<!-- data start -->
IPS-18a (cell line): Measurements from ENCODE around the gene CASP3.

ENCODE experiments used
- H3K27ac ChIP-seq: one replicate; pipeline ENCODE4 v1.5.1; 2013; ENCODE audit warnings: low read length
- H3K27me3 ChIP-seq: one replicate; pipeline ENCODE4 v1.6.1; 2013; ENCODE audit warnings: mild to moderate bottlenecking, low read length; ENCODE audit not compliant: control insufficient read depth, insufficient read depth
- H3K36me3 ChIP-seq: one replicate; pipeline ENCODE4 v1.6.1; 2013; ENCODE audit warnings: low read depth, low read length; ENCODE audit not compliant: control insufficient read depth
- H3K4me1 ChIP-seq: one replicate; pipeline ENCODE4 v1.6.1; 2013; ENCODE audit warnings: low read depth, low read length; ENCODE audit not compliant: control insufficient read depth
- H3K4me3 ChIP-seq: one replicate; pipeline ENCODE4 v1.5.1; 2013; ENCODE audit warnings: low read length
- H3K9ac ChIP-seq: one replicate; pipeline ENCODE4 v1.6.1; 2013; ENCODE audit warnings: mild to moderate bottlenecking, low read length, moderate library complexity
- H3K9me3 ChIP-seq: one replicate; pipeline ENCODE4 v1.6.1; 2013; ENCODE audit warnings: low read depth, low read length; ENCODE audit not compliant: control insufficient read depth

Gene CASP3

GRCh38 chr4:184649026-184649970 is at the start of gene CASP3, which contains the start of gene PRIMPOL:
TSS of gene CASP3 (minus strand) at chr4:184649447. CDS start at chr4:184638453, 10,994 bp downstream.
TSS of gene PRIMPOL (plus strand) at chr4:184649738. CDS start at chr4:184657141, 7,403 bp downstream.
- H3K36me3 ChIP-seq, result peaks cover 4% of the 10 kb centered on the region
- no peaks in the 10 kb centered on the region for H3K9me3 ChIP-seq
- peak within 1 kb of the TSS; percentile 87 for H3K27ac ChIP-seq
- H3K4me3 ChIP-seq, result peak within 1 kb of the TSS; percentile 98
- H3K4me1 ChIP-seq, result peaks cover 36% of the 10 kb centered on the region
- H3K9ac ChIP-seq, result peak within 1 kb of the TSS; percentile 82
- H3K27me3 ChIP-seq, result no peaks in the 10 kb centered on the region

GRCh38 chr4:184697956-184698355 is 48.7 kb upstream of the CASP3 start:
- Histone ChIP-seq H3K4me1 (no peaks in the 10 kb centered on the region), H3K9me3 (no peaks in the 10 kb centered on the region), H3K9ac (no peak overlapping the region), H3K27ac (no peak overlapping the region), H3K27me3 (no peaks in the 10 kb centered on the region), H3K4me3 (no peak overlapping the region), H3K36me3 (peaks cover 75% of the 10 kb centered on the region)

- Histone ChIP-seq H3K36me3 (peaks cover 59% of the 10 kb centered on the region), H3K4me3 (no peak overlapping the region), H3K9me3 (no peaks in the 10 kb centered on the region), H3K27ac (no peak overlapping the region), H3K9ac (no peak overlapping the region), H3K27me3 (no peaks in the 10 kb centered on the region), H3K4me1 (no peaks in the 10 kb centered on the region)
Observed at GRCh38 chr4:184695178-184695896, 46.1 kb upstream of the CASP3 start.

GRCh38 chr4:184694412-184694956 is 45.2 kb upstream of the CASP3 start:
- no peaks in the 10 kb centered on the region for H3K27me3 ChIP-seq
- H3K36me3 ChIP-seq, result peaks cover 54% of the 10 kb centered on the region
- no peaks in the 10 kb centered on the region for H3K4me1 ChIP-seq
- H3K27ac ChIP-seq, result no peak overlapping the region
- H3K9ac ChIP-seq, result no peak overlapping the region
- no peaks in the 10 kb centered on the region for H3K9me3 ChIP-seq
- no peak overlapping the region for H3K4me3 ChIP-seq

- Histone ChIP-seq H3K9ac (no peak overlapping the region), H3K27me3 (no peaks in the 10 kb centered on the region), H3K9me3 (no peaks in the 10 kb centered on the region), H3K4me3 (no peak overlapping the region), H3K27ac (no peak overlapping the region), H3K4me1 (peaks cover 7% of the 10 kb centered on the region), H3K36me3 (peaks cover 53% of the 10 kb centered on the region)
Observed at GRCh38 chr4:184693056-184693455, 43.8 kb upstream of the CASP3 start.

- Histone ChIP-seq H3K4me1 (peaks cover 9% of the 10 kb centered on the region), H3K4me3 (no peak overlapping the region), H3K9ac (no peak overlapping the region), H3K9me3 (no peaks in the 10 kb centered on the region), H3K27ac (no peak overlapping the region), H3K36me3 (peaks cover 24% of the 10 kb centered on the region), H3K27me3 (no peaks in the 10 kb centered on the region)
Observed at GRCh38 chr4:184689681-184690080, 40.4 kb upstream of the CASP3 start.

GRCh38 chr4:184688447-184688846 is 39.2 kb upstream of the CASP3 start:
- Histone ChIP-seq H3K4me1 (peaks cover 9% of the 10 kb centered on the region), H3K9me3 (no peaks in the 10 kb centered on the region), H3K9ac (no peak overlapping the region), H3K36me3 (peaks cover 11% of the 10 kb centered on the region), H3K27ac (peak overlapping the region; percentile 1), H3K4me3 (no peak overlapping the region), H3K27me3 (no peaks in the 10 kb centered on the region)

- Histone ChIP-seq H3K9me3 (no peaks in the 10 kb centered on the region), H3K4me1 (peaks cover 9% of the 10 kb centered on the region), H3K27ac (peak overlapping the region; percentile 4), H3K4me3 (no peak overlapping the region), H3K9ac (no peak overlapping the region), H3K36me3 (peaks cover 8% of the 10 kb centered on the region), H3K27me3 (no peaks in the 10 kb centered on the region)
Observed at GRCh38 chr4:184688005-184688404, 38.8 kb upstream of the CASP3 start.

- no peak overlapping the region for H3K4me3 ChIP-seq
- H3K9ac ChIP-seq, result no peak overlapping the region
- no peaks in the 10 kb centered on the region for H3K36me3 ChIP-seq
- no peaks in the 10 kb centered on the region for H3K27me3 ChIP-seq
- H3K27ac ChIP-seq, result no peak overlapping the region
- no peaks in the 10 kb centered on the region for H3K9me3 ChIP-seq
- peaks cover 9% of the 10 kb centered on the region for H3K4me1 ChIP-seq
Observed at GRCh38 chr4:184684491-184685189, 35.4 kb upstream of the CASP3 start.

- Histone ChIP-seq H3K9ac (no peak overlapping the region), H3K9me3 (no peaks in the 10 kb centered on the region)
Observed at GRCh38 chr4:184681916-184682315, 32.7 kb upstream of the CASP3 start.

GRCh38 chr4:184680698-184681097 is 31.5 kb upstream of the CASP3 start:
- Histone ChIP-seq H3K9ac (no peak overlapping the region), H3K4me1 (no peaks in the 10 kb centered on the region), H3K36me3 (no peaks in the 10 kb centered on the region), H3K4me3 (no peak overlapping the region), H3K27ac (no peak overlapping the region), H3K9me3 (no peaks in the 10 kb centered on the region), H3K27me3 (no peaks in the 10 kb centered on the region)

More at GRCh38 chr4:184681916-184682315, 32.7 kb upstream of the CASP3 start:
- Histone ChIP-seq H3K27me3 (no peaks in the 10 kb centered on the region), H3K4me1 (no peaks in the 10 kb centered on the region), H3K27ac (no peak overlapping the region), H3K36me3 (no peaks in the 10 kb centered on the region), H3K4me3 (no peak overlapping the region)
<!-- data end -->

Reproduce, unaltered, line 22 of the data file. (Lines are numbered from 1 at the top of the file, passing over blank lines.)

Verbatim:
- Histone ChIP-seq H3K4me1 (no peaks in the 10 kb centered on the region), H3K9me3 (no peaks in the 10 kb centered on the region), H3K9ac (no peak overlapping the region), H3K27ac (no peak overlapping the region), H3K27me3 (no peaks in the 10 kb centered on the region), H3K4me3 (no peak overlapping the region), H3K36me3 (peaks cover 75% of the 10 kb centered on the region)